A vigil tonight at the United Nations kicks off events around the world body’s broad new 17-point agenda that aims in part to end extreme poverty, eradicate hunger and ensure clean water and sanitation. The 193 UN member states have debated the Sustainable Development Goals (SDGs) over past three years and in coming days likely will commit to work toward achieving them by 2030.
The 17 goals include 169 targets, an ambitious agenda whose success will depend upon governments and civil society working together, according to UN Secretary General Ban Ki Moon. But fundamental to the entire plan is Goal No. 8, “Decent Work and Economic Growth,” says Shawna Bader-Blau, Solidarity Center executive director.
“Pernicious economic and social inequality is most obvious where the rights of working people are most denied,” Bader-Blau wrote in a recent Huffington Post article. “And no effort to mitigate inequality within and among countries will succeed without a committed movement to protect and bolster those rights.”
Key Goals in Decent Work and Economic Growth
Decent Work and Economic Growth includes the following key goals:
- By 2030, achieve full and productive employment and decent work for all women and men, including for young people and persons with disabilities, and equal pay for work of equal value.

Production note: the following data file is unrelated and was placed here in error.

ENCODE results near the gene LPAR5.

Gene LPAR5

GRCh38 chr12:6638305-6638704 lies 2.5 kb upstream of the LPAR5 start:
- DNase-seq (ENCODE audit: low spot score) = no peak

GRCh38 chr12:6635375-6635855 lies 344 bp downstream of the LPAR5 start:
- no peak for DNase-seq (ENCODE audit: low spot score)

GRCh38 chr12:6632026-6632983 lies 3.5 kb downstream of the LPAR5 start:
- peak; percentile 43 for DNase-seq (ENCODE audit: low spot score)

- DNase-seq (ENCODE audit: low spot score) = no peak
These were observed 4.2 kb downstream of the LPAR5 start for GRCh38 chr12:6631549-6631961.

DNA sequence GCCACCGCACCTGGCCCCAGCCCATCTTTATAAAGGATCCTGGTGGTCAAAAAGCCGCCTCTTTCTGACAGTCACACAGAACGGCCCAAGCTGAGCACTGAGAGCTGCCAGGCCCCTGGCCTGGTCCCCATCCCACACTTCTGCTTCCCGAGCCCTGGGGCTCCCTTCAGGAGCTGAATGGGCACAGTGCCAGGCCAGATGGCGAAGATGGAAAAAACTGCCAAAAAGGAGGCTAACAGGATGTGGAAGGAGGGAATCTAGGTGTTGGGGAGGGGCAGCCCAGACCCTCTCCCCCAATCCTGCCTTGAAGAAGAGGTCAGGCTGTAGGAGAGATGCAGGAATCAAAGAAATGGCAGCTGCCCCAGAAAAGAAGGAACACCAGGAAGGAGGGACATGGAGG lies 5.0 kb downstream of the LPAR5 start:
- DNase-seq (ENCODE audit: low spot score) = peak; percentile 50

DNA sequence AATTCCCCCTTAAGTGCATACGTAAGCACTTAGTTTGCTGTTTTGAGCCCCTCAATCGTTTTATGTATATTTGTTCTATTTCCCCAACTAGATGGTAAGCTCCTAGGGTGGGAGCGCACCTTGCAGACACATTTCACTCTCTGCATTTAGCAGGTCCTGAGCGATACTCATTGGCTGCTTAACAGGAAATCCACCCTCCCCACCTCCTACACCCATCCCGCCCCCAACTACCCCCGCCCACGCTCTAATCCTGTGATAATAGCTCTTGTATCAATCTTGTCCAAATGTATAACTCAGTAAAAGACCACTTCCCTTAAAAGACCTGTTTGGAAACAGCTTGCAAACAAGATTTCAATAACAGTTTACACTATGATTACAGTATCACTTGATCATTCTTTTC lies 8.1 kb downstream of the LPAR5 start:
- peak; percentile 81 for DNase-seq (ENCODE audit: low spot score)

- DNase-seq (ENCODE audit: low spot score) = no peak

- By 2020, substantially reduce the proportion of youth not in employment, education or training.
- Take immediate and effective measures to eradicate forced labor, end modern slavery and human trafficking and secure the prohibition and elimination of the worst forms of child labor, including recruitment and use of child soldiers, and by 2025 end child labor in all its forms.
Another critical target is protecting worker rights and promoting safe and secure working environments for all workers, “including migrant workers, in particular women migrants, and those in precarious employment.”
“People should not have to leave their human rights at the border when they migrate,” Bader-Blau said this week on the Kojo Nnamdi radio show in Washington, D.C.
Gender Equality Essential for Broad-Based Prosperity
Achieving gender equality, Goal No. 5, also is essential to attaining broad-based prosperity. A new study released today estimates that tackling gender inequality and boosting women’s job opportunities could add $12 trillion to the annual gross domestic product (GNP).
The “Gender Equality” goal includes as one of its top targets the elimination of all forms of violence against women and girls in the public and private sphere—a scourge that is prevalent even in the workplace, where 30 percent to 40 percent of workers report gender-based violence, a figure that rises to 90 percent in some jobs.
Building accountable institutions and ensuring access to justice (Goal No. 16 and Goal No. 17), and implementing social protections systems, one of the targets of Goal No. 1, also are essential components of the new 15-year plan.
The SDGs replace the eight UN Millennium Development Goals (MDGs), which included halving extreme poverty, halting the spread of HIV/AIDS and providing universal primary education by 2015.